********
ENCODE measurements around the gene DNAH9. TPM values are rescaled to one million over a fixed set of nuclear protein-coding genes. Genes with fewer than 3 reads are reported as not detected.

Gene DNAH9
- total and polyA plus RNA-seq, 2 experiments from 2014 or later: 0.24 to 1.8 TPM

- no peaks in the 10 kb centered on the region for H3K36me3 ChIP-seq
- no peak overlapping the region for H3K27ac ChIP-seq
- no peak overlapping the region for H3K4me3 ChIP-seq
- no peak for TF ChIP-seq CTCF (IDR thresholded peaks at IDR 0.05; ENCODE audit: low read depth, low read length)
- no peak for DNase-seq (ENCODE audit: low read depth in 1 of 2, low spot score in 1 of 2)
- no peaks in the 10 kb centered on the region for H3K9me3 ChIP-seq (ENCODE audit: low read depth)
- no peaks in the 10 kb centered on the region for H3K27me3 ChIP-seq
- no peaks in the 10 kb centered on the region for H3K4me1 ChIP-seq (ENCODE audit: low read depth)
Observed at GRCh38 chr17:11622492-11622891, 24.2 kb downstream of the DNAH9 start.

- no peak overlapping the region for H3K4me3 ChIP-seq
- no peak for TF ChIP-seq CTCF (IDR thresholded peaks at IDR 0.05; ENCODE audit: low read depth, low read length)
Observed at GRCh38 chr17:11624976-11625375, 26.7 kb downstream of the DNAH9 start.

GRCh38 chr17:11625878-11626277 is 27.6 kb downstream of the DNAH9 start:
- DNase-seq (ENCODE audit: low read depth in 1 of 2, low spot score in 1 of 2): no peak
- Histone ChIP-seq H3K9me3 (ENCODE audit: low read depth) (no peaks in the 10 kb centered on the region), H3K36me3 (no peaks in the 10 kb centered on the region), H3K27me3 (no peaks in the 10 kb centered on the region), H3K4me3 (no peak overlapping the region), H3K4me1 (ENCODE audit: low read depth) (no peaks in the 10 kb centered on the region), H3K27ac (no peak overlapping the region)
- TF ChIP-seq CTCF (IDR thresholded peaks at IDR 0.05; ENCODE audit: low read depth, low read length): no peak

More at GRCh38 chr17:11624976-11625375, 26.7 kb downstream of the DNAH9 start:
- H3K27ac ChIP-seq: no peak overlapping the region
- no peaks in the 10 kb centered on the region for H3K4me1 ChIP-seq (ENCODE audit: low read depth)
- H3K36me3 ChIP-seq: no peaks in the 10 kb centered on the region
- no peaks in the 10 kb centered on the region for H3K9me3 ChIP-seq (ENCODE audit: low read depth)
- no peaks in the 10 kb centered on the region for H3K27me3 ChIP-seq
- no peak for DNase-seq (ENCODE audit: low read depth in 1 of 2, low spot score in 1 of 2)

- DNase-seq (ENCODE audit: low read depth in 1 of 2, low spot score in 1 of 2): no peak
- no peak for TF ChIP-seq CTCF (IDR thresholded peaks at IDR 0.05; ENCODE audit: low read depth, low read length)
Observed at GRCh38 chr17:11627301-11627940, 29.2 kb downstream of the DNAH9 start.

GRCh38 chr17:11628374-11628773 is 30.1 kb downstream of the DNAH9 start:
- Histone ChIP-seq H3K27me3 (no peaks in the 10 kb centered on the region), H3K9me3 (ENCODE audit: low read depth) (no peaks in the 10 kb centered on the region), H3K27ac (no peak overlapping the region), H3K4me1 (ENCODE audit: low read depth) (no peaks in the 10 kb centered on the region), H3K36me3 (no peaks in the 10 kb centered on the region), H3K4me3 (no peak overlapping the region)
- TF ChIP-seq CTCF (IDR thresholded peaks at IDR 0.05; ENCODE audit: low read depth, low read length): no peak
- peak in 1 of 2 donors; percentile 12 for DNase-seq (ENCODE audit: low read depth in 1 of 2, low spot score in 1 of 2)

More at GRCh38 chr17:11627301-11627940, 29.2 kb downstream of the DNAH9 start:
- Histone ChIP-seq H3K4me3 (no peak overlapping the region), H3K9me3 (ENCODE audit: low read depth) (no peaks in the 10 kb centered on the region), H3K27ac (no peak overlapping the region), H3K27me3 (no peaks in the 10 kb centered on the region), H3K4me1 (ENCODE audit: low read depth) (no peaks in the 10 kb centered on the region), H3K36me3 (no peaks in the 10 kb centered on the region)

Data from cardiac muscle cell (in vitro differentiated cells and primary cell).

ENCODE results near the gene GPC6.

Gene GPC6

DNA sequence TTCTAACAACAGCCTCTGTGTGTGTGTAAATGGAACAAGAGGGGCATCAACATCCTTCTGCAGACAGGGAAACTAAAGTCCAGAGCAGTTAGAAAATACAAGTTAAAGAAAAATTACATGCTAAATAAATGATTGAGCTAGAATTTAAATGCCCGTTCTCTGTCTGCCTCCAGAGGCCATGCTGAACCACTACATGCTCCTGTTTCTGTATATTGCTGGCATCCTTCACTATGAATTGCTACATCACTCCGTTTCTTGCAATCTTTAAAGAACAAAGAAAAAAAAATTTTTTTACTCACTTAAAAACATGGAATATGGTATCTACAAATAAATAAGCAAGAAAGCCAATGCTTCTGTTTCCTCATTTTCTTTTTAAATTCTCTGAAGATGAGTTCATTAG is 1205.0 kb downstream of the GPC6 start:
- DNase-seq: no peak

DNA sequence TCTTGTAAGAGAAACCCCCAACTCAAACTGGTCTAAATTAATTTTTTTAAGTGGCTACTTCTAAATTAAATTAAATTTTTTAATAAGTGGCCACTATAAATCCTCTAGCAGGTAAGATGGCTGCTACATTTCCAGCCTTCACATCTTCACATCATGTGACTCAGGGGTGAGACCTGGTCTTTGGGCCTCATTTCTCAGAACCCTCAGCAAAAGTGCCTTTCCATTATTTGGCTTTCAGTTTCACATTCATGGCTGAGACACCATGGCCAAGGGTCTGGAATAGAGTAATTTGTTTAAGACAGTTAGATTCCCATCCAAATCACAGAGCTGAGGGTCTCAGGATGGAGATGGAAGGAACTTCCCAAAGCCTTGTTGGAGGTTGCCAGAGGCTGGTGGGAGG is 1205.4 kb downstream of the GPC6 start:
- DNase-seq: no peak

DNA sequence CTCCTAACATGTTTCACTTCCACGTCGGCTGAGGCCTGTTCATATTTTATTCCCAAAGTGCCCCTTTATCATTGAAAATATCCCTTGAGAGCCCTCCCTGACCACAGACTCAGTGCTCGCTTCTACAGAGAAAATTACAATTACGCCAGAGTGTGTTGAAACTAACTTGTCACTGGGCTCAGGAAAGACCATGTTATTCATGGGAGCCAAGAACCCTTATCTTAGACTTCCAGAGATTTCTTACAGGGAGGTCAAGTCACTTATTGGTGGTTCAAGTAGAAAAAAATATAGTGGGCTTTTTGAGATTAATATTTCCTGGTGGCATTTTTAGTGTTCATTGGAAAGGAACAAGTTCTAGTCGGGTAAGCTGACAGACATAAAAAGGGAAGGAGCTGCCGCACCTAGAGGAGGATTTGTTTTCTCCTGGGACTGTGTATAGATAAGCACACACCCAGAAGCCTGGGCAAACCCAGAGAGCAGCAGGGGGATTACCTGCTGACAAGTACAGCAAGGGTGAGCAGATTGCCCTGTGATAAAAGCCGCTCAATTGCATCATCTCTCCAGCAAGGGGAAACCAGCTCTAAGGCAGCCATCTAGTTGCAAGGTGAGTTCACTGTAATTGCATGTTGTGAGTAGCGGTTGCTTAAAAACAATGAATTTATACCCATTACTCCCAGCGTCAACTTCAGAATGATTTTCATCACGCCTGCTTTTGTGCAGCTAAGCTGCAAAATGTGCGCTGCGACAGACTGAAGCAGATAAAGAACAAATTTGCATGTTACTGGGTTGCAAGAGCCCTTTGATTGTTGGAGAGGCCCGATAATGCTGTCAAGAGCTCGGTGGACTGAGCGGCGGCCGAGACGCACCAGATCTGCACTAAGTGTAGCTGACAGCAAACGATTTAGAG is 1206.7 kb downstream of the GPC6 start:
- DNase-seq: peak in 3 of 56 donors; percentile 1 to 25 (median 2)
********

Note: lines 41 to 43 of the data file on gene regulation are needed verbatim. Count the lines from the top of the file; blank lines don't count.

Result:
DNA sequence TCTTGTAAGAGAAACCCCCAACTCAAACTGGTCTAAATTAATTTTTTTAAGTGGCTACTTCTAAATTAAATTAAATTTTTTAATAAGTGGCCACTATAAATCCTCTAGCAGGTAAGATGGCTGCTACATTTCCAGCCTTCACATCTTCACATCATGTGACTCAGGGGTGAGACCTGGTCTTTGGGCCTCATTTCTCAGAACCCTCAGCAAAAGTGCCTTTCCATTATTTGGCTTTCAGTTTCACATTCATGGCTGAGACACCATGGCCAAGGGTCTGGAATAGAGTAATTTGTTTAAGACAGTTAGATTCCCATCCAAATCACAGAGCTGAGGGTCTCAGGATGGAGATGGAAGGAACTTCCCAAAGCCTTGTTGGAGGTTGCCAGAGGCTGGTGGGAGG is 1205.4 kb downstream of the GPC6 start:
- DNase-seq: no peak

DNA sequence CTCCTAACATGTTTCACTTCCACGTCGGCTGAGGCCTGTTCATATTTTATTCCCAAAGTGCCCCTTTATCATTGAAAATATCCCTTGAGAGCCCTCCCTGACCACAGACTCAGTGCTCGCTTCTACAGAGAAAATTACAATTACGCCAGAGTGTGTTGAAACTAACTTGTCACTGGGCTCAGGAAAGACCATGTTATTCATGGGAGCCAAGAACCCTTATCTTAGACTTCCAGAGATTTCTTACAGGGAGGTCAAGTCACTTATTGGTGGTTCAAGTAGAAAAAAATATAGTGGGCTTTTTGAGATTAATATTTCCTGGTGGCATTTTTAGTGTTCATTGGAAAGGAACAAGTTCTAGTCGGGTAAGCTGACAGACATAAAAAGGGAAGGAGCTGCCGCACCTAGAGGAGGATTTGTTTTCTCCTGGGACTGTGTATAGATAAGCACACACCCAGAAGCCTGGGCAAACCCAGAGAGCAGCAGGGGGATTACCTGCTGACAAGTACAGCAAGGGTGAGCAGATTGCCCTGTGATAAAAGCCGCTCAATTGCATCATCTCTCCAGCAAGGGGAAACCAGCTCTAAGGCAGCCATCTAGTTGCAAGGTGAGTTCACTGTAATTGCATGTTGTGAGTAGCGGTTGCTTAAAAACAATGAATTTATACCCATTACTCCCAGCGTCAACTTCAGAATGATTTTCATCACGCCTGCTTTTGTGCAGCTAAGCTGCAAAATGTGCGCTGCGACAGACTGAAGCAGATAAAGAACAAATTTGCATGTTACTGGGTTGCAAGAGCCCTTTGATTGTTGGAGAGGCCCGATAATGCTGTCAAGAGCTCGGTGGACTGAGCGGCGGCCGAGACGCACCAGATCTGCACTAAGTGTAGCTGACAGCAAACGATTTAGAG is 1206.7 kb downstream of the GPC6 start: